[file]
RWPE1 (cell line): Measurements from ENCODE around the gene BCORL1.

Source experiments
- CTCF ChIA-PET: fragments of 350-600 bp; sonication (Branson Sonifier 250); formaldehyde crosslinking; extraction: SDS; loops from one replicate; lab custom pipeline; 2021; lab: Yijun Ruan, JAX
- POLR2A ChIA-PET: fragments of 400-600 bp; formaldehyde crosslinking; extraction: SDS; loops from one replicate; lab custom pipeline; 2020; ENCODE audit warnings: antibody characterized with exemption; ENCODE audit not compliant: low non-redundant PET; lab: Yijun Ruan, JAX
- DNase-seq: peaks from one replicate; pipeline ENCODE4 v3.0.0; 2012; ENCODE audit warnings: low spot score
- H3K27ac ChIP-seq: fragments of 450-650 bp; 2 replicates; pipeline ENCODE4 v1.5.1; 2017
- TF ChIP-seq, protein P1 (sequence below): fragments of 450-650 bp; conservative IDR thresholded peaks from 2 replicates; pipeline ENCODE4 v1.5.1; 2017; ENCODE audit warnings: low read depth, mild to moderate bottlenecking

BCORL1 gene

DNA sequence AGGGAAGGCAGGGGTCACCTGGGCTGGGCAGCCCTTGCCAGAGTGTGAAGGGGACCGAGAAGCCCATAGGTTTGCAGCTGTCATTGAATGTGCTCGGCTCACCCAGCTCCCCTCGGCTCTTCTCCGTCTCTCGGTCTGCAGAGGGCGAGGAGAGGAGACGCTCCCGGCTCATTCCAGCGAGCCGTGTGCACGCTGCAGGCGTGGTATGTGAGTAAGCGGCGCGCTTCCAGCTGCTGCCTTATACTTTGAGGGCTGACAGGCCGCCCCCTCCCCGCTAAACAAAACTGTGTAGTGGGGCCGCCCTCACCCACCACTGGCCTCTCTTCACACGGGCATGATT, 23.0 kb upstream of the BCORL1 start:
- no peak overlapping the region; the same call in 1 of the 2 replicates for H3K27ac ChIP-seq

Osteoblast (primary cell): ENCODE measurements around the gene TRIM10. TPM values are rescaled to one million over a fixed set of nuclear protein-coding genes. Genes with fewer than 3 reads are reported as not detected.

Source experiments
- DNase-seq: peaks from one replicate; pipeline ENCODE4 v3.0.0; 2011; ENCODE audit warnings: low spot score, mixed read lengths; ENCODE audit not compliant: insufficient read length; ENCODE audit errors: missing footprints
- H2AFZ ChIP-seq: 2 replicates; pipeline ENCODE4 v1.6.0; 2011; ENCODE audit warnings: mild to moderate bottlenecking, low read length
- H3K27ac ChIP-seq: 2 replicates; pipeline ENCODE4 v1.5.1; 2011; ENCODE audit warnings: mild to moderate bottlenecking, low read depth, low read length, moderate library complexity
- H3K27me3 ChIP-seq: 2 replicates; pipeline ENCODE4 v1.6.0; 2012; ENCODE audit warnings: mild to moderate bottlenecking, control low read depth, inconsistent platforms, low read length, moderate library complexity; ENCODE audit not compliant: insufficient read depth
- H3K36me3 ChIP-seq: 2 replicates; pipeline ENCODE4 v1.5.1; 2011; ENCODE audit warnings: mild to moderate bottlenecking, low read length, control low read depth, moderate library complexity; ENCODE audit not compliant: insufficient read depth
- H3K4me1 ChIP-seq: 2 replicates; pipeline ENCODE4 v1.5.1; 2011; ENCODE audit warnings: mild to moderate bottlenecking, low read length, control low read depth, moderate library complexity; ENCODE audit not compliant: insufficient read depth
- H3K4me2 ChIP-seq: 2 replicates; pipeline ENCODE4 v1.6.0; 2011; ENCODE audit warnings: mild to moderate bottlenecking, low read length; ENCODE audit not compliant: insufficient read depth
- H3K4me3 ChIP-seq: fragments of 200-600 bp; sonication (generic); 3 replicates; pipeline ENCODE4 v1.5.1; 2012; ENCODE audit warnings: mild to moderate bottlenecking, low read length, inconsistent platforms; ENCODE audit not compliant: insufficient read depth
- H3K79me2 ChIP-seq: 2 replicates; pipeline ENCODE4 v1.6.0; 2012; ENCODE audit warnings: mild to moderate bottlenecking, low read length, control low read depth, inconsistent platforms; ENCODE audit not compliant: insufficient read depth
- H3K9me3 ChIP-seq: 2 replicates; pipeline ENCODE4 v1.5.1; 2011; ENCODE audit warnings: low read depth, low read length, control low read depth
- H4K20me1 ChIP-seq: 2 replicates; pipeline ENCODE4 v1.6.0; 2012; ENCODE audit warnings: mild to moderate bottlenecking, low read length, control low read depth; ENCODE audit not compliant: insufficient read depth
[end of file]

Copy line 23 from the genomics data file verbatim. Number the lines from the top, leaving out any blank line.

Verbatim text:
- H4K20me1 ChIP-seq: 2 replicates; pipeline ENCODE4 v1.6.0; 2012; ENCODE audit warnings: mild to moderate bottlenecking, low read length, control low read depth; ENCODE audit not compliant: insufficient read depth